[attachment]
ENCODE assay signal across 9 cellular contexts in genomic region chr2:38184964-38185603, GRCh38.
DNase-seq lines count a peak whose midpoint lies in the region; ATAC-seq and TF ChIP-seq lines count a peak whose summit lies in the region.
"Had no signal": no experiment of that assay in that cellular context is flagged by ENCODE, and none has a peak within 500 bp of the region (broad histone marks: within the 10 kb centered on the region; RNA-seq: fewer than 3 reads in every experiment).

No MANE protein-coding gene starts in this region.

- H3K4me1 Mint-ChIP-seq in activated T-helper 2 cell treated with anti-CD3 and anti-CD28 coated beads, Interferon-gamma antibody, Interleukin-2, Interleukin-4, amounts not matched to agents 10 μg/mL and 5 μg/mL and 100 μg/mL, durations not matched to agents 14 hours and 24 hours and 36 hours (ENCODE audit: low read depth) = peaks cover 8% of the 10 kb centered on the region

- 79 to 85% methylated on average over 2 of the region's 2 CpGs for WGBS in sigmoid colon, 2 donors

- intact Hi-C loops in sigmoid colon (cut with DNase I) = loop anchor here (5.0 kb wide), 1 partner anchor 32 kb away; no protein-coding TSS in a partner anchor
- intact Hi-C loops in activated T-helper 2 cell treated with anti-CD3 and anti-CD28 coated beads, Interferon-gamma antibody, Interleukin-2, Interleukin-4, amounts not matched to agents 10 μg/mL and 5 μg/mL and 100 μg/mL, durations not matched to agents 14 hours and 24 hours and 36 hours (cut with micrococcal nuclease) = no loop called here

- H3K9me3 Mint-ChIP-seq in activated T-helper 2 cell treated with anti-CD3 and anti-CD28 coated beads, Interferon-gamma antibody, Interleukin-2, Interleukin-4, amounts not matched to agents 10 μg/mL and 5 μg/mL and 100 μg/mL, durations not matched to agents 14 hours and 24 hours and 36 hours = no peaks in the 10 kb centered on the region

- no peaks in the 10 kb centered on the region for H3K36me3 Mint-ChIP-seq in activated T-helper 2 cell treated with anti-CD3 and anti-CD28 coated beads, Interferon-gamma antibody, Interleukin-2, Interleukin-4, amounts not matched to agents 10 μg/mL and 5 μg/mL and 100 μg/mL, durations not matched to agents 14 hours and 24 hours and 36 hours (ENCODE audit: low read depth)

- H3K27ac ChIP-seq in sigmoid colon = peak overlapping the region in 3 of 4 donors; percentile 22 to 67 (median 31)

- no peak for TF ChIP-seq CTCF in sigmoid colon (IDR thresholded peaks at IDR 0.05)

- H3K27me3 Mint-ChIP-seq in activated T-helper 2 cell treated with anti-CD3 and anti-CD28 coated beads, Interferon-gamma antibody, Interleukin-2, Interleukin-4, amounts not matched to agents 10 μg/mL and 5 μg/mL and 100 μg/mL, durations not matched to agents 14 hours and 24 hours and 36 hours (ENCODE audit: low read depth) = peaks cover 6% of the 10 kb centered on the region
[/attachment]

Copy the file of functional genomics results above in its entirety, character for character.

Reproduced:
ENCODE assay signal across 9 cellular contexts in genomic region chr2:38184964-38185603, GRCh38.
DNase-seq lines count a peak whose midpoint lies in the region; ATAC-seq and TF ChIP-seq lines count a peak whose summit lies in the region.
"Had no signal": no experiment of that assay in that cellular context is flagged by ENCODE, and none has a peak within 500 bp of the region (broad histone marks: within the 10 kb centered on the region; RNA-seq: fewer than 3 reads in every experiment).

No MANE protein-coding gene starts in this region.

- H3K4me1 Mint-ChIP-seq in activated T-helper 2 cell treated with anti-CD3 and anti-CD28 coated beads, Interferon-gamma antibody, Interleukin-2, Interleukin-4, amounts not matched to agents 10 μg/mL and 5 μg/mL and 100 μg/mL, durations not matched to agents 14 hours and 24 hours and 36 hours (ENCODE audit: low read depth) = peaks cover 8% of the 10 kb centered on the region

- 79 to 85% methylated on average over 2 of the region's 2 CpGs for WGBS in sigmoid colon, 2 donors

- intact Hi-C loops in sigmoid colon (cut with DNase I) = loop anchor here (5.0 kb wide), 1 partner anchor 32 kb away; no protein-coding TSS in a partner anchor
- intact Hi-C loops in activated T-helper 2 cell treated with anti-CD3 and anti-CD28 coated beads, Interferon-gamma antibody, Interleukin-2, Interleukin-4, amounts not matched to agents 10 μg/mL and 5 μg/mL and 100 μg/mL, durations not matched to agents 14 hours and 24 hours and 36 hours (cut with micrococcal nuclease) = no loop called here

- H3K9me3 Mint-ChIP-seq in activated T-helper 2 cell treated with anti-CD3 and anti-CD28 coated beads, Interferon-gamma antibody, Interleukin-2, Interleukin-4, amounts not matched to agents 10 μg/mL and 5 μg/mL and 100 μg/mL, durations not matched to agents 14 hours and 24 hours and 36 hours = no peaks in the 10 kb centered on the region

- no peaks in the 10 kb centered on the region for H3K36me3 Mint-ChIP-seq in activated T-helper 2 cell treated with anti-CD3 and anti-CD28 coated beads, Interferon-gamma antibody, Interleukin-2, Interleukin-4, amounts not matched to agents 10 μg/mL and 5 μg/mL and 100 μg/mL, durations not matched to agents 14 hours and 24 hours and 36 hours (ENCODE audit: low read depth)

- H3K27ac ChIP-seq in sigmoid colon = peak overlapping the region in 3 of 4 donors; percentile 22 to 67 (median 31)

- no peak for TF ChIP-seq CTCF in sigmoid colon (IDR thresholded peaks at IDR 0.05)

- H3K27me3 Mint-ChIP-seq in activated T-helper 2 cell treated with anti-CD3 and anti-CD28 coated beads, Interferon-gamma antibody, Interleukin-2, Interleukin-4, amounts not matched to agents 10 μg/mL and 5 μg/mL and 100 μg/mL, durations not matched to agents 14 hours and 24 hours and 36 hours (ENCODE audit: low read depth) = peaks cover 6% of the 10 kb centered on the region